Every now and then, a band come along who remind you that new music isn’t all a procession of identikit nonsense. It’s not all about bands who want to be Kasabian, Razorlight, or the most watered down version of Mogwai you’re ever likely to hear. Sometimes a band will metaphorically threaten to cut your face with a knife, then, when you’re least expecting it, bludgeon you with a hammer instead.

Fashoda Crisis are just such a band, and by Christ and Herod on a tandem are they good. Coming across for all the world as The Bronx covering System Of A Down, they rock in a pure, unashamed way. This album, ‘Him Make They Learn Read’, is 26 minutes of face melting vitriol, noisy, discordant guitars, and hammered drums.

Despite how heavy, and above all, noisy ‘Him They Make Learn Read’ is, it’s fun. Take the incredibly titled “The Berry-Brown Skin Of Robert Kilroy Silk”, for example. I’ve been into music for twenty years, and in all that time I don’t think I’ve ever heard such an angry, vitriolic blast lamenting just how shit our popular culture is. But for all its anger (with lines such as the bellowed “I am BBC3, I am cancer of the intellect”), it contains lines such as “Welcome to the Greatest Ever 100 Greatest Ever TV Clip Shows as narrated by Vernon Kay,
I am Vernon Kay,
I’m wearing the skin of Vernon Kay, and I’m on my knees wanking like a primate”

Utter, utter genius, but screamed with the most convincing anger I think ever heard in a song.

The System… inspired ‘Alien Dinosaur Brundlefly’ jumps, hammers and slides though its duration, visiting down tuned metal sounds here, and catchy (yet heavy) pop beats there. To my mind it sounds just how nu-metal should have done; instead of the rap/rock, frat boy bullshit that the likes of Limp Bizkit and Linkin Park gave us, it should have been angry. It should have been the voice of a generation, standing up tall and telling us what’s wrong with the world. What it should have done is what grunge did ten years before. Still, with this from Fashoda Crisis, it’s better late than never.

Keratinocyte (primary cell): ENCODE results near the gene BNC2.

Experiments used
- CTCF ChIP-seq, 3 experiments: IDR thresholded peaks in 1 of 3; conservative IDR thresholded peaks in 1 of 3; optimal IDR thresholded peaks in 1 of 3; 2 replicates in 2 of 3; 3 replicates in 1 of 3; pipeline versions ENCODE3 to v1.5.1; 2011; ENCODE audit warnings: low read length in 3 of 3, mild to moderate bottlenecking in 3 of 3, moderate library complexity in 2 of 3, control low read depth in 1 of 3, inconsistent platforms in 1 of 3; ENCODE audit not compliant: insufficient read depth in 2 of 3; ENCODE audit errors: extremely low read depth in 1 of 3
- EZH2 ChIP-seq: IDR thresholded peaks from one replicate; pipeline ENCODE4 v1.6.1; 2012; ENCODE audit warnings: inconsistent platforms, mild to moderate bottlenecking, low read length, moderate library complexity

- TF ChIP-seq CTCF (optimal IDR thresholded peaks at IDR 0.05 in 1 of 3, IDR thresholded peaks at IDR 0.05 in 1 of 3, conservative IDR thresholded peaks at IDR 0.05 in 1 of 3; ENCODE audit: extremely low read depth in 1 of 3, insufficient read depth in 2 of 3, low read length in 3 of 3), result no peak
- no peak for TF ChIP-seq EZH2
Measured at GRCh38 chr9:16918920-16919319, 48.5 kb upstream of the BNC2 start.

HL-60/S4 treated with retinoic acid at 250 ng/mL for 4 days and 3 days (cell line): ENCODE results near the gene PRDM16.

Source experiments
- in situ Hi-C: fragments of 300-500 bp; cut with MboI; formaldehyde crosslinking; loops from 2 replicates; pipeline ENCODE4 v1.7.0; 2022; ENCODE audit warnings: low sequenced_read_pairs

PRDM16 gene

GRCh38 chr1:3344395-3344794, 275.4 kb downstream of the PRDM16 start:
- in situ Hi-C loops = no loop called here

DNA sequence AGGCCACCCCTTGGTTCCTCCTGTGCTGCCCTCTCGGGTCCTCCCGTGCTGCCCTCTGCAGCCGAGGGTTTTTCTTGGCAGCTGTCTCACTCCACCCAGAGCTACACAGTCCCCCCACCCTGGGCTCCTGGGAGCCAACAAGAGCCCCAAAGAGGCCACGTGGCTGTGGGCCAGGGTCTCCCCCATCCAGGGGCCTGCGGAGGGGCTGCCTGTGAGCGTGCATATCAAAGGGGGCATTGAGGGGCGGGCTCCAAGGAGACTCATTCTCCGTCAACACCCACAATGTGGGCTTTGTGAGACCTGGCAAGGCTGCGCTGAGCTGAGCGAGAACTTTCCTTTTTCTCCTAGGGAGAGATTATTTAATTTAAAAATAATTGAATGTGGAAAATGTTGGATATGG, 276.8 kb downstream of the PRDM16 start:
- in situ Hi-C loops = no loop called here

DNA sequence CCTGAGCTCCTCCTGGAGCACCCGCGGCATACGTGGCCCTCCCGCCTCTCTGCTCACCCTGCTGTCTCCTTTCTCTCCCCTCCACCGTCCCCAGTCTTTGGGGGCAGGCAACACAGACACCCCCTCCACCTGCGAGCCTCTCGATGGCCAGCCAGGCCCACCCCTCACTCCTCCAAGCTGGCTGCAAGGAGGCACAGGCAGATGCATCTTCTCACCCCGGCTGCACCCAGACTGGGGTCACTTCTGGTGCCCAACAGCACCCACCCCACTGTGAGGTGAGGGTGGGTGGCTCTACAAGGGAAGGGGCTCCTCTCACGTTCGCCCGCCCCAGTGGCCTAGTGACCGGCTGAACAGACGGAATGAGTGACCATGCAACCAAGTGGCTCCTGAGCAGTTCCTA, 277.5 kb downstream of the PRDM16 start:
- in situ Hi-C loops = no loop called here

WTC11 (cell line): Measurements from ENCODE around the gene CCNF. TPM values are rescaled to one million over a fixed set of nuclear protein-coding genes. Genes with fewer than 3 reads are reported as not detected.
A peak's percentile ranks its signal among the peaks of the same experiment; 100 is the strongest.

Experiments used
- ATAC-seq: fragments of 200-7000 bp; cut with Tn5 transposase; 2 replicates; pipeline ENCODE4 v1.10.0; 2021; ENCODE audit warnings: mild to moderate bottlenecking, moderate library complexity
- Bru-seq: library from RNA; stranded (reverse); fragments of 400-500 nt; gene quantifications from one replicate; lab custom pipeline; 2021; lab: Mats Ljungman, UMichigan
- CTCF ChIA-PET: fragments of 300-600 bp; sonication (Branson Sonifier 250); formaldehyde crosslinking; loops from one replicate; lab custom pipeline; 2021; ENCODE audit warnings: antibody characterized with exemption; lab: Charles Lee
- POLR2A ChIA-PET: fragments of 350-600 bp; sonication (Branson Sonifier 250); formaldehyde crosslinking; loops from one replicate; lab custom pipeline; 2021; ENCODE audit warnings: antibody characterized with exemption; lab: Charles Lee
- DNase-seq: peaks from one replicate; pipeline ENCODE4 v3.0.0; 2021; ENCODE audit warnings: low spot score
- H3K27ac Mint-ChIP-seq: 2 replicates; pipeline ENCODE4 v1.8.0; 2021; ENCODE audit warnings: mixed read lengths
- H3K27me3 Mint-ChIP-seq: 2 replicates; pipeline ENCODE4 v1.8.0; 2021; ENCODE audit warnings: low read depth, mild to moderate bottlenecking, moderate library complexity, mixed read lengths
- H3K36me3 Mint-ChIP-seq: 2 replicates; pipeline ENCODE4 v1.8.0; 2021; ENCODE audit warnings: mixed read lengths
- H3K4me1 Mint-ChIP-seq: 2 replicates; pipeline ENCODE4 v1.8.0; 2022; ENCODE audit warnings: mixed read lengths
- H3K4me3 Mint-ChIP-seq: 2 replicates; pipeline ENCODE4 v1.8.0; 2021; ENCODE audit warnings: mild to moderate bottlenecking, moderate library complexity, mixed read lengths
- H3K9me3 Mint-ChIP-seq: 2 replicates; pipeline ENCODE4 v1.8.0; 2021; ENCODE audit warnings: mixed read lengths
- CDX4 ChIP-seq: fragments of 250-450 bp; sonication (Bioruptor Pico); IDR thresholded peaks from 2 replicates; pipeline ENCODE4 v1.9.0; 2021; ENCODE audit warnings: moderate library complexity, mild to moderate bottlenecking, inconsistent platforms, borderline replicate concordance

As you can probably tell from all this, vocalist and lyricist Simeon Ralph doesn’t care overly for traditional song structure, choosing instead to phrase his outpourings more as a kind of visceral beat poetry, leading the album to end up sounding more like a call to arms than a simple rock record. And you know what? It’s a welcome call to arms. It’s a shame they’re not advertising any gigs on their website at the moment because, now I’ve been introduced to them, I want to hear more from them. I want to attend their lectures; I want to be a bigger part of their vision.

If you favour the heavy, then buy this album immediately. I would say that it’s my favourite metal album this year, by some distance.

Released soon via Bandcamp

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Posted by Darren Saunders

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